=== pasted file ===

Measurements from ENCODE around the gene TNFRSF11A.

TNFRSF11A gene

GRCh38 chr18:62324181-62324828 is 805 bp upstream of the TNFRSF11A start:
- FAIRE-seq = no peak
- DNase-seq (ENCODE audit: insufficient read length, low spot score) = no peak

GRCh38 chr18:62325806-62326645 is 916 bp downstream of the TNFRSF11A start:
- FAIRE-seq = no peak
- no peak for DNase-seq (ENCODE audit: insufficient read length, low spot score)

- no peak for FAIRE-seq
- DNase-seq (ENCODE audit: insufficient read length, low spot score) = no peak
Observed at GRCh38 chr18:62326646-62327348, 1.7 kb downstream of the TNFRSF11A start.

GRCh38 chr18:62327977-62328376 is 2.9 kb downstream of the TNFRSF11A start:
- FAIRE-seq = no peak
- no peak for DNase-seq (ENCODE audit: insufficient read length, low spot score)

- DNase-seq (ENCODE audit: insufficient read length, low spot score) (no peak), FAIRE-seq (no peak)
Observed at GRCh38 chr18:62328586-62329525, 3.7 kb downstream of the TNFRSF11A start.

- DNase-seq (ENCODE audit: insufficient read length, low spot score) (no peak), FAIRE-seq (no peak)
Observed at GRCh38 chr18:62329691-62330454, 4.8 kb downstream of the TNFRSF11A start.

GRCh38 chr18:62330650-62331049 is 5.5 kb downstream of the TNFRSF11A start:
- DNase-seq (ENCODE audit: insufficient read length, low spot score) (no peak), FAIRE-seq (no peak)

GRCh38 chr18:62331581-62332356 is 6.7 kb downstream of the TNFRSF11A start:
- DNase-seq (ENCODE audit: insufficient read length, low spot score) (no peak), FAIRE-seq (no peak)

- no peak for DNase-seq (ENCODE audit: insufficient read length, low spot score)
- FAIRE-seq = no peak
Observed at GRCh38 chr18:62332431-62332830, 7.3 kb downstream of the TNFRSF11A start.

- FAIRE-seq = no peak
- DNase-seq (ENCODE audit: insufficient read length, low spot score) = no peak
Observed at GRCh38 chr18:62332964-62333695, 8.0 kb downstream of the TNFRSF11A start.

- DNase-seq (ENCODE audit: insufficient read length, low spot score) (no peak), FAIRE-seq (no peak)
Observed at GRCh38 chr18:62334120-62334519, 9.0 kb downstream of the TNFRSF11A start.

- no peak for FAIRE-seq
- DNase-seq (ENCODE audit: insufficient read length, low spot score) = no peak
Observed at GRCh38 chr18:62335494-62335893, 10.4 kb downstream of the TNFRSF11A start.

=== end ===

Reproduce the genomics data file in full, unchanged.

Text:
Measurements from ENCODE around the gene TNFRSF11A.

TNFRSF11A gene

GRCh38 chr18:62324181-62324828 is 805 bp upstream of the TNFRSF11A start:
- FAIRE-seq = no peak
- DNase-seq (ENCODE audit: insufficient read length, low spot score) = no peak

GRCh38 chr18:62325806-62326645 is 916 bp downstream of the TNFRSF11A start:
- FAIRE-seq = no peak
- no peak for DNase-seq (ENCODE audit: insufficient read length, low spot score)

- no peak for FAIRE-seq
- DNase-seq (ENCODE audit: insufficient read length, low spot score) = no peak
Observed at GRCh38 chr18:62326646-62327348, 1.7 kb downstream of the TNFRSF11A start.

GRCh38 chr18:62327977-62328376 is 2.9 kb downstream of the TNFRSF11A start:
- FAIRE-seq = no peak
- no peak for DNase-seq (ENCODE audit: insufficient read length, low spot score)

- DNase-seq (ENCODE audit: insufficient read length, low spot score) (no peak), FAIRE-seq (no peak)
Observed at GRCh38 chr18:62328586-62329525, 3.7 kb downstream of the TNFRSF11A start.

- DNase-seq (ENCODE audit: insufficient read length, low spot score) (no peak), FAIRE-seq (no peak)
Observed at GRCh38 chr18:62329691-62330454, 4.8 kb downstream of the TNFRSF11A start.

GRCh38 chr18:62330650-62331049 is 5.5 kb downstream of the TNFRSF11A start:
- DNase-seq (ENCODE audit: insufficient read length, low spot score) (no peak), FAIRE-seq (no peak)

GRCh38 chr18:62331581-62332356 is 6.7 kb downstream of the TNFRSF11A start:
- DNase-seq (ENCODE audit: insufficient read length, low spot score) (no peak), FAIRE-seq (no peak)

- no peak for DNase-seq (ENCODE audit: insufficient read length, low spot score)
- FAIRE-seq = no peak
Observed at GRCh38 chr18:62332431-62332830, 7.3 kb downstream of the TNFRSF11A start.

- FAIRE-seq = no peak
- DNase-seq (ENCODE audit: insufficient read length, low spot score) = no peak
Observed at GRCh38 chr18:62332964-62333695, 8.0 kb downstream of the TNFRSF11A start.

- DNase-seq (ENCODE audit: insufficient read length, low spot score) (no peak), FAIRE-seq (no peak)
Observed at GRCh38 chr18:62334120-62334519, 9.0 kb downstream of the TNFRSF11A start.

- no peak for FAIRE-seq
- DNase-seq (ENCODE audit: insufficient read length, low spot score) = no peak
Observed at GRCh38 chr18:62335494-62335893, 10.4 kb downstream of the TNFRSF11A start.